Physician-patient decision making may differ in care of racial/ethnic minorities
Racial and ethnic inequalities in medical care are widely documented in literature. However, variations in Americans' experiences with healthcare, specifically regarding physician-patient communication and shared decision-making about treatment plans, are not well understood. A new study from Boston Medical Center, which suggests that a patient's race/ethnicity may influence the amount and type of information they receive from physicians regarding treatment recommendations, is published online in advance of print in the journal Patient Education and Counseling.
"It's critical for patients to have appropriate information about their treatment plans when facing major medical decisions, regardless of their race, ethnicity, education level or other demographics," said Nancy Kressin, PhD, of the Section of General Internal Medicine at BMC, and Director of the Healthcare Disparities Research Program in the Department of Medicine at Boston University School of Medicine, and the senior author of the paper. "While we recognize that there may be language barriers, it is important that physicians make every effort to effectively communicate this information to their patients, no matter their race or ethnicity."
The study includes an analysis of data from a national 2009 survey of 1,238 American adults, which examined patients' personal experiences of physician communication during the treatment decision-making process. The study found that respondents of minority race/ethnicity groups received less information from their doctors about rationale for treatment recommendations. In the care of Blacks and Hispanics, doctors tended to cite personal experience as rationale for proposed treatments less often (Blacks and Hispanics were 63 percent and 50 percent less likely, respectively, to receive such information compared to Whites). Physicians also tended to reference relevant scientific research less frequently in shared decision-making discussions with minority groups (racial/ethnic minorities were about 50 percent less likely to receive information regarding scientific research).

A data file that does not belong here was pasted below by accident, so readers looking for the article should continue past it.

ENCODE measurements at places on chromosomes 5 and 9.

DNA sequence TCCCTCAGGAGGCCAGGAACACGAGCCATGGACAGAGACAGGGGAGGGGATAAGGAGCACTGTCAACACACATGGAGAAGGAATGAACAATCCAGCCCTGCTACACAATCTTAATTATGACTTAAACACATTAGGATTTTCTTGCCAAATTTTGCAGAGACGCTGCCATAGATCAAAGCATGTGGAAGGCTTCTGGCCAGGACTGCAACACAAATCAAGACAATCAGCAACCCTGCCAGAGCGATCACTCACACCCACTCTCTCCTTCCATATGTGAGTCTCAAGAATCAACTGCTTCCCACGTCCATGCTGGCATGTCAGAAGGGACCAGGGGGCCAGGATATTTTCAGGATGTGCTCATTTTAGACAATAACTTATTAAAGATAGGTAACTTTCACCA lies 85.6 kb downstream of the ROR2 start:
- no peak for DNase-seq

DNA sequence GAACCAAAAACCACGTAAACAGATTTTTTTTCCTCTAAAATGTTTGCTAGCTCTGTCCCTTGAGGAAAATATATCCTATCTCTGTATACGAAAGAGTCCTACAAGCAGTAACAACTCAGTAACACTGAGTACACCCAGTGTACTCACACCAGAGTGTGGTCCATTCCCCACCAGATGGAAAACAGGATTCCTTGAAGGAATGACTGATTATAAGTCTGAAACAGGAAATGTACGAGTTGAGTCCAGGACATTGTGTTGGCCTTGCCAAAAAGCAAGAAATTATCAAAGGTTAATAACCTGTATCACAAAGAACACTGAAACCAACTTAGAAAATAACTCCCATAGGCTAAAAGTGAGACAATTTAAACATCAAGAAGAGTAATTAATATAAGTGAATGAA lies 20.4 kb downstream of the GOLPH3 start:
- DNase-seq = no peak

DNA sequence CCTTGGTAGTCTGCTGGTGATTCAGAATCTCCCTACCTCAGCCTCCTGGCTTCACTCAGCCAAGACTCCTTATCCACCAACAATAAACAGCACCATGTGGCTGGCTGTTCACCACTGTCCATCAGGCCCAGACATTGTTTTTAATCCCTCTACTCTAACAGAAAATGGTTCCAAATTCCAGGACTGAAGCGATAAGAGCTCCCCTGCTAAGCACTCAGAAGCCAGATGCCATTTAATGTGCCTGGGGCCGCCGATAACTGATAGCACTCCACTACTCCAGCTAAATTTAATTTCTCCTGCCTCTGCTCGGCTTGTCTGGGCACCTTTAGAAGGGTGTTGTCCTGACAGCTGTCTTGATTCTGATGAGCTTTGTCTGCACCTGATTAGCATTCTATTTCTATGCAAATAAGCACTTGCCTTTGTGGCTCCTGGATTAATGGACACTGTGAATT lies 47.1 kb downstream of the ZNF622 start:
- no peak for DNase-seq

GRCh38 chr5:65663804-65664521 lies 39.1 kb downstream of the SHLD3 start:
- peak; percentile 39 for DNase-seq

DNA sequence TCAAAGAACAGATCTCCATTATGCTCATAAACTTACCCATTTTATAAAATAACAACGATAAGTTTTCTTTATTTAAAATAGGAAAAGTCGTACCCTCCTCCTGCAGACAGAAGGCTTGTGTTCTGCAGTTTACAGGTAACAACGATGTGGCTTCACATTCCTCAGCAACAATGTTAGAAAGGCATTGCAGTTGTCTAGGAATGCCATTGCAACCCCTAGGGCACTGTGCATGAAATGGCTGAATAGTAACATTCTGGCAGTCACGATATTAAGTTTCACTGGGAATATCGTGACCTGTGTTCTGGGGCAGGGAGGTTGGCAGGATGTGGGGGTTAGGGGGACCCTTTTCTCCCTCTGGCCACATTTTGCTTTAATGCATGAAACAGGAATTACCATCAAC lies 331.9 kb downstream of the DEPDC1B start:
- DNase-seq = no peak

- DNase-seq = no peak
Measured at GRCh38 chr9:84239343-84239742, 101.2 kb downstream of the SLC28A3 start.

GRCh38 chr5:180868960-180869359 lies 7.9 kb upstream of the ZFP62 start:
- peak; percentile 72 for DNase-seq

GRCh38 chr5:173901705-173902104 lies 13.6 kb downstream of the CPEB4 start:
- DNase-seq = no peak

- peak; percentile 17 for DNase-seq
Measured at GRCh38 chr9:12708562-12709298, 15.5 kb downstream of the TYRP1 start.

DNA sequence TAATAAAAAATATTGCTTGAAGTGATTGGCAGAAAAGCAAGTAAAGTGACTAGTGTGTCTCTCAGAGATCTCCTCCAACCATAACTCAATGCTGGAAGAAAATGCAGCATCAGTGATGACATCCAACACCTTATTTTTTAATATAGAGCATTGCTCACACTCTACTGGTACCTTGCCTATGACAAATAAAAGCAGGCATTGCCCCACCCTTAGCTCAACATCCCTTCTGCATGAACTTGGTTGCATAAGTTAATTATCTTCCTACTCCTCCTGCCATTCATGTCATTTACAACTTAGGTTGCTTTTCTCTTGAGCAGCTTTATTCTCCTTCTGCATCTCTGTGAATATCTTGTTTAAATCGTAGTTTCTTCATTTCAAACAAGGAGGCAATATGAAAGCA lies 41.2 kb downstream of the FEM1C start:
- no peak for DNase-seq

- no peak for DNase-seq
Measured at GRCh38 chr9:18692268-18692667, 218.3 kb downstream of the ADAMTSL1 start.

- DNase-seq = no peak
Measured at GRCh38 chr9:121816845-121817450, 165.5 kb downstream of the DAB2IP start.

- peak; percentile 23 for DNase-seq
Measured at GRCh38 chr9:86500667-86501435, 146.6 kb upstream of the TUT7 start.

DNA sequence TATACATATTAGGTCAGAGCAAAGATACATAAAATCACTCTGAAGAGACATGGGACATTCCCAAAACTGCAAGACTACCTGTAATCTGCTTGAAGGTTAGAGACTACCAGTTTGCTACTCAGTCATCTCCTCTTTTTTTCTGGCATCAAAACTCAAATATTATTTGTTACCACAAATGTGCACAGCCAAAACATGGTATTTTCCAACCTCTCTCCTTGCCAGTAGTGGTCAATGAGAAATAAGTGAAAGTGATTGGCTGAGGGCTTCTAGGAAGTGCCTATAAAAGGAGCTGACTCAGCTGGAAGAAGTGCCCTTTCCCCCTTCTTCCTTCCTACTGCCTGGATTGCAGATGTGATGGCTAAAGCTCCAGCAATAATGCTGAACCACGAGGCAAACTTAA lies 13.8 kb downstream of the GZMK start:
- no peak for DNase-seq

While the rationale presented to patients may differ based on race and ethnicity, there was no significant difference regarding information on cost of care, or efficacy of the proposed treatment.
"There are many factors that contribute to a patient's full understanding of their treatment plan and options," Kressin said. "In order to treat our patients equally, and to provide each of them with the necessary tools and information to make appropriate decisions regarding their care, physicians must be diligent across the board, providing all patients with the same amount and type of information about their care."